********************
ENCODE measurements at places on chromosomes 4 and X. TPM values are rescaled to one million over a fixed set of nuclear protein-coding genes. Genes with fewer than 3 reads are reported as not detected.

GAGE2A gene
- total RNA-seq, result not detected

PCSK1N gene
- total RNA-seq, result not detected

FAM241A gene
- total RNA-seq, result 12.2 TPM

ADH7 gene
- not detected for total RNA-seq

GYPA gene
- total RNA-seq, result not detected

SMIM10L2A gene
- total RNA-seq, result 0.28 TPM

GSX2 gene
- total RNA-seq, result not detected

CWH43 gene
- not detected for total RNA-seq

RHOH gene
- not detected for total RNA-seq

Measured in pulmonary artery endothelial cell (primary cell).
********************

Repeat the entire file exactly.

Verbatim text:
ENCODE measurements at places on chromosomes 4 and X. TPM values are rescaled to one million over a fixed set of nuclear protein-coding genes. Genes with fewer than 3 reads are reported as not detected.

GAGE2A gene
- total RNA-seq, result not detected

PCSK1N gene
- total RNA-seq, result not detected

FAM241A gene
- total RNA-seq, result 12.2 TPM

ADH7 gene
- not detected for total RNA-seq

GYPA gene
- total RNA-seq, result not detected

SMIM10L2A gene
- total RNA-seq, result 0.28 TPM

GSX2 gene
- total RNA-seq, result not detected

CWH43 gene
- not detected for total RNA-seq

RHOH gene
- not detected for total RNA-seq

Measured in pulmonary artery endothelial cell (primary cell).